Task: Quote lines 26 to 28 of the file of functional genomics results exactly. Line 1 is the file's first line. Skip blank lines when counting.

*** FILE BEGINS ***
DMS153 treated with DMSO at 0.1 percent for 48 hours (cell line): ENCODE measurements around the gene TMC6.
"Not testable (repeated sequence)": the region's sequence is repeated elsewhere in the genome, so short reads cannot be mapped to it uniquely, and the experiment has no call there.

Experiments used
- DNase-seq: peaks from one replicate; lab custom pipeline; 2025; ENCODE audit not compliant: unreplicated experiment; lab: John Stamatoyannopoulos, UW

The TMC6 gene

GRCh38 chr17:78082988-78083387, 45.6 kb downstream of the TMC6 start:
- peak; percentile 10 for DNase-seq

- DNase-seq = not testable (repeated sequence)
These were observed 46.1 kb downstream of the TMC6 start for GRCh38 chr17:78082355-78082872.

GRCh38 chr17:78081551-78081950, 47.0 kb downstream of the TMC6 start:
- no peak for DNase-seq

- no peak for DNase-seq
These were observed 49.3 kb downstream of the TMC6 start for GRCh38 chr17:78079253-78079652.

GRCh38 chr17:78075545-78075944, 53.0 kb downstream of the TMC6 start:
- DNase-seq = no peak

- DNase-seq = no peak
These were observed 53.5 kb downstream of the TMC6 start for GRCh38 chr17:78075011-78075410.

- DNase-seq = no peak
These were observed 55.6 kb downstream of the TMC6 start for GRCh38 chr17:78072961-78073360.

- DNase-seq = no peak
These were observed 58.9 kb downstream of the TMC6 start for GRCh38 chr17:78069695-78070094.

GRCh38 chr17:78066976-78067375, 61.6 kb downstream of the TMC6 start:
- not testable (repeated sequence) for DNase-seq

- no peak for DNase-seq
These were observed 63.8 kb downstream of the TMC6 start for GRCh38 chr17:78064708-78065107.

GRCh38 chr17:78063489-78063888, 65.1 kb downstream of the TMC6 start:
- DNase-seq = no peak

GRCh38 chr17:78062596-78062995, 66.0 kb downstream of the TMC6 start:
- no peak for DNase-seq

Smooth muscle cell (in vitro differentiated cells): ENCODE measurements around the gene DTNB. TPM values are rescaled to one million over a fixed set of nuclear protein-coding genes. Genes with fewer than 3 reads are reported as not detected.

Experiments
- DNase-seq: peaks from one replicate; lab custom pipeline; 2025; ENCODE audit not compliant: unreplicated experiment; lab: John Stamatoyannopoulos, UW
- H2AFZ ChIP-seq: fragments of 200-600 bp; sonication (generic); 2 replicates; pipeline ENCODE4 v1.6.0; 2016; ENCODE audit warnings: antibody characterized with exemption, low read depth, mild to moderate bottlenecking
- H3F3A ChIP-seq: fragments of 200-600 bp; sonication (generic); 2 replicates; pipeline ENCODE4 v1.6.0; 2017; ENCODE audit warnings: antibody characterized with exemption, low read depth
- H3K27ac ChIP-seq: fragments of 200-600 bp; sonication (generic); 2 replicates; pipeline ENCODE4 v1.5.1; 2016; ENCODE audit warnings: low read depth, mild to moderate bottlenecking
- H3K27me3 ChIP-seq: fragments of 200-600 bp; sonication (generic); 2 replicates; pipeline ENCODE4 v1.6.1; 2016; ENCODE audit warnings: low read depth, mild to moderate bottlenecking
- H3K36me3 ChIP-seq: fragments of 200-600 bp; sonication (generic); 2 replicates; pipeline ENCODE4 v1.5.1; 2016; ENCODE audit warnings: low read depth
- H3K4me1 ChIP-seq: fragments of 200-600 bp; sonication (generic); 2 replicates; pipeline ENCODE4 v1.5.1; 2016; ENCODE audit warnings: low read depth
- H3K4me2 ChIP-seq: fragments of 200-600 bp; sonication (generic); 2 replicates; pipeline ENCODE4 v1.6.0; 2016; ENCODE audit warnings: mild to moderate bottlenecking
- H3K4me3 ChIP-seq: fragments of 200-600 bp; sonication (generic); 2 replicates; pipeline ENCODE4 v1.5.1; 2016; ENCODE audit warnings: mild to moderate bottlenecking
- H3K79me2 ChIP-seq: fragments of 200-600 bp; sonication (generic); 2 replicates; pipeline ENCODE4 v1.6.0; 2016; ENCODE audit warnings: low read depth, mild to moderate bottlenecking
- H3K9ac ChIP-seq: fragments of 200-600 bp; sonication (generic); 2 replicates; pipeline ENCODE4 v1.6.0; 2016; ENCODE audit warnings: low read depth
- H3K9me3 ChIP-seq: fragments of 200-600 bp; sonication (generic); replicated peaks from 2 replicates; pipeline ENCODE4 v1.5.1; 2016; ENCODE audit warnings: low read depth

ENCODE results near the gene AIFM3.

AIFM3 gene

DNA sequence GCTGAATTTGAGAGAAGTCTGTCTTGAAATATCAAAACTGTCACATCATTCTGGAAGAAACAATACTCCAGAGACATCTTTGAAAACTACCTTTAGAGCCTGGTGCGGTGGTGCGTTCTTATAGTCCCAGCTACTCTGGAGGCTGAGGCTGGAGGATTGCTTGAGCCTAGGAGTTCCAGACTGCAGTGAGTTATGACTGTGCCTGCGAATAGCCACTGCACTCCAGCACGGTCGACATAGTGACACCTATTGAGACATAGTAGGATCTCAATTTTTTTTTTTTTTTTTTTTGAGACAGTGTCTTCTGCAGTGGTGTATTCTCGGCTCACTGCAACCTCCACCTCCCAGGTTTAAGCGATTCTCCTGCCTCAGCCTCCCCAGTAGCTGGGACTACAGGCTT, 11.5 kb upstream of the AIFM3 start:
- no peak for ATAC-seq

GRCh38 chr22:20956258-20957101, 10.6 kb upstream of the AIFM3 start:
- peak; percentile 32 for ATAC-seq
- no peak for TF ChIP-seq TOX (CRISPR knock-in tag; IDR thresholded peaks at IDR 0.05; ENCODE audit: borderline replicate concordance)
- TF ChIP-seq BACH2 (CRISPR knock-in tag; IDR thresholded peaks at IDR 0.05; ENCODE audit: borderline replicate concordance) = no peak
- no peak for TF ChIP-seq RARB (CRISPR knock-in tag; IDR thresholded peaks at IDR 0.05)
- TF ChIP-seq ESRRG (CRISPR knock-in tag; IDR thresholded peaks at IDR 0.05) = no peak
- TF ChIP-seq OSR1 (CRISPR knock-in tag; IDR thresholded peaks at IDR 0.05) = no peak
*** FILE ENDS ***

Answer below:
GRCh38 chr17:78063489-78063888, 65.1 kb downstream of the TMC6 start:
- DNase-seq = no peak

GRCh38 chr17:78062596-78062995, 66.0 kb downstream of the TMC6 start: